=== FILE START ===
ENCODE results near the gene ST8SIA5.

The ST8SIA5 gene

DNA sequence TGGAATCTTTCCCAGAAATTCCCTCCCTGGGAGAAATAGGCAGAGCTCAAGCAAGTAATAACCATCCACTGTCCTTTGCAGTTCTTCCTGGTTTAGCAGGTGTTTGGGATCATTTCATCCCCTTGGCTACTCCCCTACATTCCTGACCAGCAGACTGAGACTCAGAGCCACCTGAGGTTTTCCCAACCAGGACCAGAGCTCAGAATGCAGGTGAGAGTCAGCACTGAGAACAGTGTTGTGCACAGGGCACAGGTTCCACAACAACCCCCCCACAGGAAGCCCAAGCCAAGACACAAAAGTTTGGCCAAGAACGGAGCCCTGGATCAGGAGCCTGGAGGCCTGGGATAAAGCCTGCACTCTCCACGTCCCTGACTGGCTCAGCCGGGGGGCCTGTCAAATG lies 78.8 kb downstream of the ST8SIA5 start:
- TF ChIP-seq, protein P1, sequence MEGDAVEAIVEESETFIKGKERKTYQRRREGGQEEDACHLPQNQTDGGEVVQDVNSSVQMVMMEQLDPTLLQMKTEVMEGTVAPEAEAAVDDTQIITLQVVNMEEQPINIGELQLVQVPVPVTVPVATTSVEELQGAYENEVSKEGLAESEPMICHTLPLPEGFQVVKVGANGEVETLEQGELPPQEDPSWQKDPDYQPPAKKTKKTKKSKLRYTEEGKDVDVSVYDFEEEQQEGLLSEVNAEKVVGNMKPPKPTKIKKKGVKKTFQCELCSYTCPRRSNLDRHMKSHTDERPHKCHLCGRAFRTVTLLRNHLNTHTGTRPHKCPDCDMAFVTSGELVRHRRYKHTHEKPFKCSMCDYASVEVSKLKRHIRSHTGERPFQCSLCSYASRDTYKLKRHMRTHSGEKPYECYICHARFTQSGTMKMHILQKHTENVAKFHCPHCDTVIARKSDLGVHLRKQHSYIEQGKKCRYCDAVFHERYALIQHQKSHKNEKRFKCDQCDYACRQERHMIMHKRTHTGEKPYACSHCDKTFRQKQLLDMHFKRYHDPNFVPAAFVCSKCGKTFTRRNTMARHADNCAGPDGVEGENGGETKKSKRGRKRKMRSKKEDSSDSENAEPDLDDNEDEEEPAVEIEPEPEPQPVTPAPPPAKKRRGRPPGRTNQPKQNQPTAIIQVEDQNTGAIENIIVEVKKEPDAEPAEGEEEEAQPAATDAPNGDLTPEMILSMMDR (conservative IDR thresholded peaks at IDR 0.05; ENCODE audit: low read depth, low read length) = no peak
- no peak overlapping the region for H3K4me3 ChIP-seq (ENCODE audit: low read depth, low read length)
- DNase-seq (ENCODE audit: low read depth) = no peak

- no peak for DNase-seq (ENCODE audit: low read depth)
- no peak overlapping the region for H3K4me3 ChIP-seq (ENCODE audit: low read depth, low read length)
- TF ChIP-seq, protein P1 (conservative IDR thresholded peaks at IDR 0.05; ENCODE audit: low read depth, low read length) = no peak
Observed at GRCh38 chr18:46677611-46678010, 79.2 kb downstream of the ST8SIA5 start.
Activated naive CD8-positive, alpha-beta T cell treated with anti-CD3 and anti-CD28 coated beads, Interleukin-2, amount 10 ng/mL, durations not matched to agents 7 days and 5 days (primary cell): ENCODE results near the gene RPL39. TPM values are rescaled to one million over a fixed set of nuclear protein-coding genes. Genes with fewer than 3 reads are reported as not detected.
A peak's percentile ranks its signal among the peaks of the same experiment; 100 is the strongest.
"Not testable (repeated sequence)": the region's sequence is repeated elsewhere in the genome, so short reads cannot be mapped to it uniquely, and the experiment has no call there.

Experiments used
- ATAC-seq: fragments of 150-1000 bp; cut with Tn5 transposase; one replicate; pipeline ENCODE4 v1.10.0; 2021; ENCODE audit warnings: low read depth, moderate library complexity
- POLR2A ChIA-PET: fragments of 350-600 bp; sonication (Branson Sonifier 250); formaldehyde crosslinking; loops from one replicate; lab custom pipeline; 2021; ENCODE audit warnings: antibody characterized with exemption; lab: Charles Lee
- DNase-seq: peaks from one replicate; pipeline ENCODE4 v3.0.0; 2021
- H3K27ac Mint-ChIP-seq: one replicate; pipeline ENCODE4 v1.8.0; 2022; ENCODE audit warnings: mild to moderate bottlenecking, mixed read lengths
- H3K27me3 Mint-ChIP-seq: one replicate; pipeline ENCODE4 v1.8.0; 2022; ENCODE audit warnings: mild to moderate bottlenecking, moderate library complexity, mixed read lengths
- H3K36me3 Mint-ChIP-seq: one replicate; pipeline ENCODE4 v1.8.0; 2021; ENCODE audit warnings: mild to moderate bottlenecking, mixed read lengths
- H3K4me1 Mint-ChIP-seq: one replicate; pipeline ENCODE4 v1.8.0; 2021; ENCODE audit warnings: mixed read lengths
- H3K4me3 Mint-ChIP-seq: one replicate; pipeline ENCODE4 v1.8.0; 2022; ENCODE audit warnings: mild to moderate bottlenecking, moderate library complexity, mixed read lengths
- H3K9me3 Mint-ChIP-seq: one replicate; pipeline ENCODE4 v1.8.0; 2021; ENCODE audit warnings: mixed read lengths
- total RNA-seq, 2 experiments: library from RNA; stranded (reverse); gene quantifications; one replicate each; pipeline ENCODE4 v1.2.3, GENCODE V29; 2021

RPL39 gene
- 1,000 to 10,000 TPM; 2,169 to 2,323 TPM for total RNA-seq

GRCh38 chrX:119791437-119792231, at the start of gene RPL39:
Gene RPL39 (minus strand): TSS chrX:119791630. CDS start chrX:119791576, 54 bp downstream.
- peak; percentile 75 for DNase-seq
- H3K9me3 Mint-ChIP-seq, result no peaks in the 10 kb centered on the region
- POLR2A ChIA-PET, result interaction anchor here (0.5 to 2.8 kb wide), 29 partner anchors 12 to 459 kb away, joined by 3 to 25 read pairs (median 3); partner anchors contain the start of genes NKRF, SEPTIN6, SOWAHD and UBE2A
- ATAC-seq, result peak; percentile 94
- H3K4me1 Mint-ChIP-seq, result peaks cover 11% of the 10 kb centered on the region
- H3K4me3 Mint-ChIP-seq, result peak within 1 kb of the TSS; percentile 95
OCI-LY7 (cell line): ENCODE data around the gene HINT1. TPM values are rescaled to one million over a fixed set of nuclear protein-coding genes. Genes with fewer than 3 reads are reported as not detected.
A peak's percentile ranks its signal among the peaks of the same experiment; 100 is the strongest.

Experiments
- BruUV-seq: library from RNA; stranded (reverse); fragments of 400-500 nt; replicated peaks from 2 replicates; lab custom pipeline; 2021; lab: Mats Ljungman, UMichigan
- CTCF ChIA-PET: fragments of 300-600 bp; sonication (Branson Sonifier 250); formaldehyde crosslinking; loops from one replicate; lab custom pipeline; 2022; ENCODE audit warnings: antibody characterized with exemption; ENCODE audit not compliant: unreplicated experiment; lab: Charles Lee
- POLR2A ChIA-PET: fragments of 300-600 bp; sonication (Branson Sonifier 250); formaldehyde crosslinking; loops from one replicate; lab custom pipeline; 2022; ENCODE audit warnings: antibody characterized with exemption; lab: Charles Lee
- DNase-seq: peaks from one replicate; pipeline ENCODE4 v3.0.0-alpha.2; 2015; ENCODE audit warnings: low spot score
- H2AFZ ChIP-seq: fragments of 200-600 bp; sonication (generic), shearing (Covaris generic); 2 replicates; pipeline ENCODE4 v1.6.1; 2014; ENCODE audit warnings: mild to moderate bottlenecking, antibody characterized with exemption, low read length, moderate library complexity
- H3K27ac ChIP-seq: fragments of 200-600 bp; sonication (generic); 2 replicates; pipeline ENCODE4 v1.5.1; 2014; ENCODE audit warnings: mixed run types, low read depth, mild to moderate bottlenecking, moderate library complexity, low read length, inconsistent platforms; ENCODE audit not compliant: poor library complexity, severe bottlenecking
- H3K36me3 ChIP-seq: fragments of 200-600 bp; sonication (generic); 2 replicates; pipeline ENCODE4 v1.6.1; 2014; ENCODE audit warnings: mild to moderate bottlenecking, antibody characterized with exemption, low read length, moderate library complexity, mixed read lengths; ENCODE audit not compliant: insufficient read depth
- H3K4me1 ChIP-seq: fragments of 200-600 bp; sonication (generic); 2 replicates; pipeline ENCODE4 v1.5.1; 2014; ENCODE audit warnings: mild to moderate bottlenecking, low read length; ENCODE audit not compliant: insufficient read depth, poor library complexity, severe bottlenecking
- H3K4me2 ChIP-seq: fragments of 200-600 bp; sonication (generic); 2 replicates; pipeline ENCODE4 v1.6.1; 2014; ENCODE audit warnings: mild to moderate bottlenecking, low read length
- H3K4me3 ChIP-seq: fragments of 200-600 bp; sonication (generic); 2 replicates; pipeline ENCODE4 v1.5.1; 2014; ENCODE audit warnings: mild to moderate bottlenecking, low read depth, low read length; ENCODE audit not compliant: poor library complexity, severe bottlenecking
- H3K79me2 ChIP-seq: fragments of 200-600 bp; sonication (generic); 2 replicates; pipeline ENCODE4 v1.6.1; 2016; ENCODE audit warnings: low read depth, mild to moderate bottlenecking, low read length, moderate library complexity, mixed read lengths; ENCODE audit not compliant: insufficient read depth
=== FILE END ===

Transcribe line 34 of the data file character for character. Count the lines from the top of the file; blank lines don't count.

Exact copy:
- H3K4me3 Mint-ChIP-seq, result peak within 1 kb of the TSS; percentile 95